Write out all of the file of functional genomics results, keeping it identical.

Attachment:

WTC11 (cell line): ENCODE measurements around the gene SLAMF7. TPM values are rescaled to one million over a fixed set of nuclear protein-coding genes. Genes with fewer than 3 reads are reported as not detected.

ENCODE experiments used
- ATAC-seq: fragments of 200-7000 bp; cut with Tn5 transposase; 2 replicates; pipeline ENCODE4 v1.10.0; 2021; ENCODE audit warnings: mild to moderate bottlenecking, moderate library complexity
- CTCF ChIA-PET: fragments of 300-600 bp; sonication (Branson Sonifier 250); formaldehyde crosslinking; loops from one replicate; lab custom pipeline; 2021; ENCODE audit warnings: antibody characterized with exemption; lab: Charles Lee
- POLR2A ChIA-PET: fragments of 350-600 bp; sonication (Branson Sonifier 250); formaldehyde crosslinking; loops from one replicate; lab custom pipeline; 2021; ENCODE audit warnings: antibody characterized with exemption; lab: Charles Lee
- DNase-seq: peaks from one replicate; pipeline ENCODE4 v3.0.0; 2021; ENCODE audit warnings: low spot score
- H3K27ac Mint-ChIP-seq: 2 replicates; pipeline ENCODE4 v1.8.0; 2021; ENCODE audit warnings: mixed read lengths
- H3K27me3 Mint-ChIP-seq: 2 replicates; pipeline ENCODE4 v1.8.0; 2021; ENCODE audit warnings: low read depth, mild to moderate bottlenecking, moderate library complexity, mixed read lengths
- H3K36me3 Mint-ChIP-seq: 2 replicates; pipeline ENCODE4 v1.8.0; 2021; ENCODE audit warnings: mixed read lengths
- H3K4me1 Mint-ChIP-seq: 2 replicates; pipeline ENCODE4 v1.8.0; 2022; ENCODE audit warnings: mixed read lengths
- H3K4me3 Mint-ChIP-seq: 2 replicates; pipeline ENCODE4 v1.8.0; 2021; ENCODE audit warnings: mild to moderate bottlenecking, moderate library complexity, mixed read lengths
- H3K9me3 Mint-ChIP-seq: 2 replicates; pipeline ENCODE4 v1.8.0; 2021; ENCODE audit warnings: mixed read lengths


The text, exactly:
WTC11 (cell line): ENCODE measurements around the gene SLAMF7. TPM values are rescaled to one million over a fixed set of nuclear protein-coding genes. Genes with fewer than 3 reads are reported as not detected.

ENCODE experiments used
- ATAC-seq: fragments of 200-7000 bp; cut with Tn5 transposase; 2 replicates; pipeline ENCODE4 v1.10.0; 2021; ENCODE audit warnings: mild to moderate bottlenecking, moderate library complexity
- CTCF ChIA-PET: fragments of 300-600 bp; sonication (Branson Sonifier 250); formaldehyde crosslinking; loops from one replicate; lab custom pipeline; 2021; ENCODE audit warnings: antibody characterized with exemption; lab: Charles Lee
- POLR2A ChIA-PET: fragments of 350-600 bp; sonication (Branson Sonifier 250); formaldehyde crosslinking; loops from one replicate; lab custom pipeline; 2021; ENCODE audit warnings: antibody characterized with exemption; lab: Charles Lee
- DNase-seq: peaks from one replicate; pipeline ENCODE4 v3.0.0; 2021; ENCODE audit warnings: low spot score
- H3K27ac Mint-ChIP-seq: 2 replicates; pipeline ENCODE4 v1.8.0; 2021; ENCODE audit warnings: mixed read lengths
- H3K27me3 Mint-ChIP-seq: 2 replicates; pipeline ENCODE4 v1.8.0; 2021; ENCODE audit warnings: low read depth, mild to moderate bottlenecking, moderate library complexity, mixed read lengths
- H3K36me3 Mint-ChIP-seq: 2 replicates; pipeline ENCODE4 v1.8.0; 2021; ENCODE audit warnings: mixed read lengths
- H3K4me1 Mint-ChIP-seq: 2 replicates; pipeline ENCODE4 v1.8.0; 2022; ENCODE audit warnings: mixed read lengths
- H3K4me3 Mint-ChIP-seq: 2 replicates; pipeline ENCODE4 v1.8.0; 2021; ENCODE audit warnings: mild to moderate bottlenecking, moderate library complexity, mixed read lengths
- H3K9me3 Mint-ChIP-seq: 2 replicates; pipeline ENCODE4 v1.8.0; 2021; ENCODE audit warnings: mixed read lengths